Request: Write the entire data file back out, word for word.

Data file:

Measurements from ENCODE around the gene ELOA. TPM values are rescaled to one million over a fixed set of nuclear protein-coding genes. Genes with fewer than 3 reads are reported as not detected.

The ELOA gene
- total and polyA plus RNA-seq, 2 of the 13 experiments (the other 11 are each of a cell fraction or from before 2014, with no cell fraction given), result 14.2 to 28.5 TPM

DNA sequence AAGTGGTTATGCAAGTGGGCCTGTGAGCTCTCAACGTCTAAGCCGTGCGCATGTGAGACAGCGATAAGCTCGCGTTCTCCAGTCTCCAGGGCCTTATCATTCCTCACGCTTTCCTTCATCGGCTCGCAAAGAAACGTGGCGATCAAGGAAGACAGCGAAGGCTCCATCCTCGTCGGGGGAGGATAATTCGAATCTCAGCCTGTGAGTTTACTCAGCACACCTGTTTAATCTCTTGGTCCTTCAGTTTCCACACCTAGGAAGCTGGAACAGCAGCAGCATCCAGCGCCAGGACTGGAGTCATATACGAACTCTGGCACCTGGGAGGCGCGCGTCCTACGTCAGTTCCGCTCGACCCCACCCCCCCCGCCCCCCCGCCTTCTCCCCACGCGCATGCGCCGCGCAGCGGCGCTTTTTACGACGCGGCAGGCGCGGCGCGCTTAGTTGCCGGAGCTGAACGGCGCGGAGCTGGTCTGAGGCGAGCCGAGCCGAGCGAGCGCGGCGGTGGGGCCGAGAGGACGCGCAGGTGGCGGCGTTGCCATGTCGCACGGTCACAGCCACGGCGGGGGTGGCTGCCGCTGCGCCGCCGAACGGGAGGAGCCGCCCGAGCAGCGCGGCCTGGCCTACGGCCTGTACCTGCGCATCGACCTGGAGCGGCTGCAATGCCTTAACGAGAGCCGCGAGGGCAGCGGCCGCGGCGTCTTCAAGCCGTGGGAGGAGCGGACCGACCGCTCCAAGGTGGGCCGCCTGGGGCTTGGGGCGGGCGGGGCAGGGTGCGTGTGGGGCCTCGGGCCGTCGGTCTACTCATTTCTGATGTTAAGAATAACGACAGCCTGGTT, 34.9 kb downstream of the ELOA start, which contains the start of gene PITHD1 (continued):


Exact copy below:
Measurements from ENCODE around the gene ELOA. TPM values are rescaled to one million over a fixed set of nuclear protein-coding genes. Genes with fewer than 3 reads are reported as not detected.

The ELOA gene
- total and polyA plus RNA-seq, 2 of the 13 experiments (the other 11 are each of a cell fraction or from before 2014, with no cell fraction given), result 14.2 to 28.5 TPM

DNA sequence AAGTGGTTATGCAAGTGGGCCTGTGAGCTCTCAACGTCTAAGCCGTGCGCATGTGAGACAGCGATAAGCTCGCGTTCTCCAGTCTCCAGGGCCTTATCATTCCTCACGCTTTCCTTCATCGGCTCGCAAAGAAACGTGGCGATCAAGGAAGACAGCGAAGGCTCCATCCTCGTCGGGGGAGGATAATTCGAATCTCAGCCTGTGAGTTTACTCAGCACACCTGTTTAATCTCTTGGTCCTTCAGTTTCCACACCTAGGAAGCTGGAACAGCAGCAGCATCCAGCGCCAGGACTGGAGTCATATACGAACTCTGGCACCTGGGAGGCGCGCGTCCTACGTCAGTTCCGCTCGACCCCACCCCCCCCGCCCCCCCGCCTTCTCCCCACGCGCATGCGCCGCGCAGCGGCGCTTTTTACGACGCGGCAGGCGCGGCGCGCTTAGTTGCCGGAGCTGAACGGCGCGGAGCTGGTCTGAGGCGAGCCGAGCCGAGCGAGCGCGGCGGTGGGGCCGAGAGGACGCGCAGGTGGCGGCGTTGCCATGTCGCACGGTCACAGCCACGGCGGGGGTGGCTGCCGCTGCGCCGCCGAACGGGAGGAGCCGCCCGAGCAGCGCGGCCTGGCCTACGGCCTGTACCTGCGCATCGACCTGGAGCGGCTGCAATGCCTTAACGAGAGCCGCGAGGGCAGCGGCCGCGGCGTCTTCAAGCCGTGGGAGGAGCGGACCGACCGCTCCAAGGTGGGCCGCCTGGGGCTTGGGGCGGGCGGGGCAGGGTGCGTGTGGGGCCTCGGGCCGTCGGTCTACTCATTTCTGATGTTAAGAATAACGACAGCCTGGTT, 34.9 kb downstream of the ELOA start, which contains the start of gene PITHD1 (continued):